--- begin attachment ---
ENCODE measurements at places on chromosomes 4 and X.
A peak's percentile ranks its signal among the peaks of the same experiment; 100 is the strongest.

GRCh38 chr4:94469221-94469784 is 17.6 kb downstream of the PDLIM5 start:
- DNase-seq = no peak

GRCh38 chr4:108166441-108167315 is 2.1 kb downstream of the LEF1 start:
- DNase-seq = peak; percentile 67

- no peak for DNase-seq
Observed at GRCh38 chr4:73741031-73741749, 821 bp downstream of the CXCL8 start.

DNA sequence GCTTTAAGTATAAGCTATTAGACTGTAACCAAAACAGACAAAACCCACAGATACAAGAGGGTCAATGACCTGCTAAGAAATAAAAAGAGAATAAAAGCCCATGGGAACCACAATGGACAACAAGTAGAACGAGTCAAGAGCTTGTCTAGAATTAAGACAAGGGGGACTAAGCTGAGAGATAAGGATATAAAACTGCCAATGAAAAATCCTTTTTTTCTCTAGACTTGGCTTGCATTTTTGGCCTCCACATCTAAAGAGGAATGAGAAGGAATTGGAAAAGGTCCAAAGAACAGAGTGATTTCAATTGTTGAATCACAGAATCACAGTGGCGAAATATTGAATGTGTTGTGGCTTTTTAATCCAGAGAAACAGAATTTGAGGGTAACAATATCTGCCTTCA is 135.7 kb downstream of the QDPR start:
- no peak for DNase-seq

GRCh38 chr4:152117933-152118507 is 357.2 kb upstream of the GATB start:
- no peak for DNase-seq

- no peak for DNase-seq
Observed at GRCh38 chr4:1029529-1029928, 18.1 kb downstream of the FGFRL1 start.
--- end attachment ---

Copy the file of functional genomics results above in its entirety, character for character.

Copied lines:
ENCODE measurements at places on chromosomes 4 and X.
A peak's percentile ranks its signal among the peaks of the same experiment; 100 is the strongest.

GRCh38 chr4:94469221-94469784 is 17.6 kb downstream of the PDLIM5 start:
- DNase-seq = no peak

GRCh38 chr4:108166441-108167315 is 2.1 kb downstream of the LEF1 start:
- DNase-seq = peak; percentile 67

- no peak for DNase-seq
Observed at GRCh38 chr4:73741031-73741749, 821 bp downstream of the CXCL8 start.

DNA sequence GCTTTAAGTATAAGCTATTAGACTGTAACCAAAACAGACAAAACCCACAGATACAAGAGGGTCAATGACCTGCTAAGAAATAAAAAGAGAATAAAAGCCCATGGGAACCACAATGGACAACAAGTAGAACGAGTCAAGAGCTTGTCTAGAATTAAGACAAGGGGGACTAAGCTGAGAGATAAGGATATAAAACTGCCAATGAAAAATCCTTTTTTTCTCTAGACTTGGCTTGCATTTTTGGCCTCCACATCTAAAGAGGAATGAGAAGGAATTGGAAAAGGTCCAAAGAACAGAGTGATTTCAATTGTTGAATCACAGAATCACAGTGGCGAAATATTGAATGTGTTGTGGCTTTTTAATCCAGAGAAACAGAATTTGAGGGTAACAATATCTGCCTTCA is 135.7 kb downstream of the QDPR start:
- no peak for DNase-seq

GRCh38 chr4:152117933-152118507 is 357.2 kb upstream of the GATB start:
- no peak for DNase-seq

- no peak for DNase-seq
Observed at GRCh38 chr4:1029529-1029928, 18.1 kb downstream of the FGFRL1 start.